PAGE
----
REEVs and PHEVs: A Distinction, or a Difference?

By · October 20, 2011

Volt and Prius Plug-in

Recently, at the EV 2011 VE conference in Toronto, I had the opportunity to drive the new plug-in Toyota Prius and the Chevrolet Volt back to back.  The differences in the electric-drive behavior of the two vehicles have the potential to catch people off guard as they weigh their EV choices.

GM is promoting the Volt as an electric car with a range-extending gasoline motor (REEV).  The car will deplete the battery to a certain threshold, then turn on the internal combustion engine (ICE) to recharge the battery and power the wheels.  During this charge depletion period, the driver can drive in any way she wants – jackrabbit starts, freeway speeds, a/c blasting – and the ICE won’t start until the battery hits a certain point.  If you do drive the vehicle like a teenager on her first drive without Mom or Dad, you won’t reach 40 miles.  You may not even get 20 miles, but the ICE won’t start until the batteries hit that charge depletion threshold.

With the Prius, it’s a slightly different story.  Toyota is promoting the plug-in Prius as a plug-in hybrid (presumably as opposed to an REEV).  The vehicle has an EV mode that favors the electric motor, but it also has a top speed of 62 miles per hour.  I say “favors the electric motor” because during a merge onto the freeway with a full battery charge, for example, you’ll hear the ICE start when your speed climbs to 63+ mph.  Even in the city, as I drove a Prius claiming 8 miles of EV range remaining (out of 15 miles total), when I tromped on the accelerator to get the vehicle to the 40 mph speed limit as fast as possible, the ICE kicked on to assist with acceleration and then promptly shut off again as I backed off.  I was definitely not driving like a typical EV or hybrid driver (more like that foolish teenager) – yet during my short test drive, the ICE ran for less than a minute.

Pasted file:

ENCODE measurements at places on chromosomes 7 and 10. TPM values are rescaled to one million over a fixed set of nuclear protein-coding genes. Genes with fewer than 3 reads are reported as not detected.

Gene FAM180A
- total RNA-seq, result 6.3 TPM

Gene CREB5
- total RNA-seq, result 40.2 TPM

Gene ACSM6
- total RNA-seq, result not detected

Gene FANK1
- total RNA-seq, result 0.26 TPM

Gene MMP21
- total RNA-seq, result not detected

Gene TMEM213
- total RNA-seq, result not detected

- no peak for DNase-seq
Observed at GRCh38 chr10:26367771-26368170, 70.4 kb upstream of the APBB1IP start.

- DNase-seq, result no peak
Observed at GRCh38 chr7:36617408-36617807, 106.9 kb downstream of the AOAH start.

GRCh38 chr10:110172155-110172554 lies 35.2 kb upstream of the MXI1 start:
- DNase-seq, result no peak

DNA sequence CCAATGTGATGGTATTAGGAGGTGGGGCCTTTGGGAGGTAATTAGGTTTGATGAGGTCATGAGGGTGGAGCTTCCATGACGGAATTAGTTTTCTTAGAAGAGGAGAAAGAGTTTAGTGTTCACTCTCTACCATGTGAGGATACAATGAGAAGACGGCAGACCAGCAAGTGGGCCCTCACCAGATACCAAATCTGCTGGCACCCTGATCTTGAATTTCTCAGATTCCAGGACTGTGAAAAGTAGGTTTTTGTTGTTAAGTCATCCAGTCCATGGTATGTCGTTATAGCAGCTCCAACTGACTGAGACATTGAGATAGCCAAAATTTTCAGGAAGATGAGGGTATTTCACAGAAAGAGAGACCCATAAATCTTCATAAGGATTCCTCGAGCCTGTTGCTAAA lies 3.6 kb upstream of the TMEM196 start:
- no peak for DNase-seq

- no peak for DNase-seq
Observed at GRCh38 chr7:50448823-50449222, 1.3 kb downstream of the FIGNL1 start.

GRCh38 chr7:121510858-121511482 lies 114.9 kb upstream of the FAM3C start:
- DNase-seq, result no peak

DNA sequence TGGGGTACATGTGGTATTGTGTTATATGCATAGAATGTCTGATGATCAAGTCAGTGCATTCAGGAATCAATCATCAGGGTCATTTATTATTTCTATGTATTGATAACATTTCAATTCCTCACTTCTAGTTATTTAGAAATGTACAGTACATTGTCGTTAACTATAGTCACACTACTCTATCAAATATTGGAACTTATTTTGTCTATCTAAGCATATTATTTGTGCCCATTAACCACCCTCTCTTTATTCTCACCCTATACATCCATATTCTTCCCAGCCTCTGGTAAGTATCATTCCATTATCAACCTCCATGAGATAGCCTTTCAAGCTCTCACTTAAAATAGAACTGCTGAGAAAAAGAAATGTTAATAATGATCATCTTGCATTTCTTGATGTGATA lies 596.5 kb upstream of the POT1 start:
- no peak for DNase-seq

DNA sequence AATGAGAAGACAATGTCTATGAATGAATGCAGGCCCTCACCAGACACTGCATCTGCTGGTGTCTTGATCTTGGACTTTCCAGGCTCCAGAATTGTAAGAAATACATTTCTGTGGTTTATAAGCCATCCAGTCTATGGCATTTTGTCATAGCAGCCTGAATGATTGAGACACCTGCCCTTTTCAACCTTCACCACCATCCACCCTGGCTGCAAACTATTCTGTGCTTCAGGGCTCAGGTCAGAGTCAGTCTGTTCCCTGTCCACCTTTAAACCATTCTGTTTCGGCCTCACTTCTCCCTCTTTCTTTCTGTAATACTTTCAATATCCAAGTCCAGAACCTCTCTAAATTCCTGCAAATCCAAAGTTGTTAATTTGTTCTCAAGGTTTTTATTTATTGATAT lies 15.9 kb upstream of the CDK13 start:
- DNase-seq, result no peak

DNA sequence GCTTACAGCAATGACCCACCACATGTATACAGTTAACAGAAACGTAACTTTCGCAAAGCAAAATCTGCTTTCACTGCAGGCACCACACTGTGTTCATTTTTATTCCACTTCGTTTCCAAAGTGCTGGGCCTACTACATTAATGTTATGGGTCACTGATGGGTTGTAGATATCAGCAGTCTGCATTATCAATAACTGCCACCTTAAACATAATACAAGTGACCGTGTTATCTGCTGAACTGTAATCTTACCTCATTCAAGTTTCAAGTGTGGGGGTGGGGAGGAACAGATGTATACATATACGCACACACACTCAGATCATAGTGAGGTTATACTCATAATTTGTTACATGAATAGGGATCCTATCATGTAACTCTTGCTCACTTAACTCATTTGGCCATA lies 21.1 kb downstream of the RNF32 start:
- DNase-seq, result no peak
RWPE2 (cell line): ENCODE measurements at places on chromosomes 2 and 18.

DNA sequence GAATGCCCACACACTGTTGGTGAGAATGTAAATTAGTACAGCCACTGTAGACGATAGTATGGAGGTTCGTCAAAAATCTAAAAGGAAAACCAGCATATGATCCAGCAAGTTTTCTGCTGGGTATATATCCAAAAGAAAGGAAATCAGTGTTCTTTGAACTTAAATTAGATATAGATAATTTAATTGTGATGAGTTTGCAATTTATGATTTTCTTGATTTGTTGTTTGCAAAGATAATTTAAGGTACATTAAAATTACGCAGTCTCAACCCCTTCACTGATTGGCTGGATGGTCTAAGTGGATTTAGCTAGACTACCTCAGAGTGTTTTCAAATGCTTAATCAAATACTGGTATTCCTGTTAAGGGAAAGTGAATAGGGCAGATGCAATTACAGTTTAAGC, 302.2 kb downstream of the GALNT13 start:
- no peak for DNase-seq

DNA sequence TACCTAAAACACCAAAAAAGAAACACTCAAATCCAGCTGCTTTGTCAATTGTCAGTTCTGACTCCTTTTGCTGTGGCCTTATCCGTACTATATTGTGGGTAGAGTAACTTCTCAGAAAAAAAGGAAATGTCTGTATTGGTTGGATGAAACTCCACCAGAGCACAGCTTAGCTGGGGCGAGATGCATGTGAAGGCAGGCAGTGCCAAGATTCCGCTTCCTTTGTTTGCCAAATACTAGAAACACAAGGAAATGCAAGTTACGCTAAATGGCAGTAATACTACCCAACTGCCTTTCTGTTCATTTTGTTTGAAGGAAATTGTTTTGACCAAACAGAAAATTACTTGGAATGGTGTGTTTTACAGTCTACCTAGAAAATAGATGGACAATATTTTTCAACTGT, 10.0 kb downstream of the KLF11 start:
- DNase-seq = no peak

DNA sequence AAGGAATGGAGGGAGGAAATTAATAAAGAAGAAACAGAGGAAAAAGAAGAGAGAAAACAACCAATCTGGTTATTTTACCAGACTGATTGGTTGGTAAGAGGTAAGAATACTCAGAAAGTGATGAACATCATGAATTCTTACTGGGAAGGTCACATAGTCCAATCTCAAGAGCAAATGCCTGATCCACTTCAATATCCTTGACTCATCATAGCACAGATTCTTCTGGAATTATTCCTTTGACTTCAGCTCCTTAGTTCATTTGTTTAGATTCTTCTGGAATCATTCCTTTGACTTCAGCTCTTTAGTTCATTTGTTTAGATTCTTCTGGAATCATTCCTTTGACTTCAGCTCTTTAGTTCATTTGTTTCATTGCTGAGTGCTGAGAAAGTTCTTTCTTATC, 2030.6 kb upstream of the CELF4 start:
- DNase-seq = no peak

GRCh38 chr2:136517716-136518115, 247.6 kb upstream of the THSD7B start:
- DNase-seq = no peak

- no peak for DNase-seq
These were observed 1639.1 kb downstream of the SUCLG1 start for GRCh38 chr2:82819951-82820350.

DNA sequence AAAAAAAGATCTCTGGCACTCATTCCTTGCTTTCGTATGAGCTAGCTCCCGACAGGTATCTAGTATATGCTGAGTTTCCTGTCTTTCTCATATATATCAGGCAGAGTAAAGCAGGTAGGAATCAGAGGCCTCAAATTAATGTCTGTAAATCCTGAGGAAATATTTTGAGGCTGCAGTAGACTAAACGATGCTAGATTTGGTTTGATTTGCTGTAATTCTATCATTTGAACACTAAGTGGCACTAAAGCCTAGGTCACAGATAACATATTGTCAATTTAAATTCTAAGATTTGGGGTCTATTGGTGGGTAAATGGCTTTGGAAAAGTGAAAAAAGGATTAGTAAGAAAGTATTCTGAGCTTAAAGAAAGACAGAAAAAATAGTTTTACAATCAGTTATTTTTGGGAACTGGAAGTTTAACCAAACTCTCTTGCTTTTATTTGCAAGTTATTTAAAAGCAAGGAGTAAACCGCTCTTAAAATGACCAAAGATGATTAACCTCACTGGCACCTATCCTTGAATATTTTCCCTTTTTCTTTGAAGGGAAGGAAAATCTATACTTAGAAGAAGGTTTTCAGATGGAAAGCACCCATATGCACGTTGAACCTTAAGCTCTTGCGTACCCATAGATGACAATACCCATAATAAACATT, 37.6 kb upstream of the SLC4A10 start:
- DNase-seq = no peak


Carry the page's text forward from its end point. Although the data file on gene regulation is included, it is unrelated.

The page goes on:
A few days later I attended a presentation by Chrysler on its Ram PHEV trucks.  Company officials referred to these vehicles as “Blended PHEVs.”  Blended PHEVs appear to be similar to the PHEV drivetrain of the Prius.  Unfortunately, I was not given the opportunity to drive the Ram PHEV to find out for myself. 

I suspect that there will be a lot of mainstream car buyers surprised by the fact that the Volt and Prius plug-in do not behave the exact same way when in EV mode.  And while I don’t hear the complaints about GM’s marketing the Volt as a range extended electric car nearly as often as I did earlier this year, I doubt this comparison would quell that anyway.  Ultimately, I doubt the plug-in Prius PHEV characteristics will turn off most drivers who are unlikely to use gas for 15 miles when driving the vehicle “properly.”  In fact, I’m more inclined to think the price and the huge number of current Prius owners will tip the scales towards Prius’ success.

However, the Volt and Prius clearly demonstrate that the contrast between an “REEV” and a “PHEV” is a bit more than a semantic difference, despite the similar basic architecture.  Whether the distinction between PHEVs and blended PHEVs is significant (I assume a Volt would be considered a PHEV and the Prius and Ram blended PHEVs) … well, that I’ll leave to the marketers to try and sort out.  I’ve said it before, and I’ll say it again: Watch out for customer confusion ahead.

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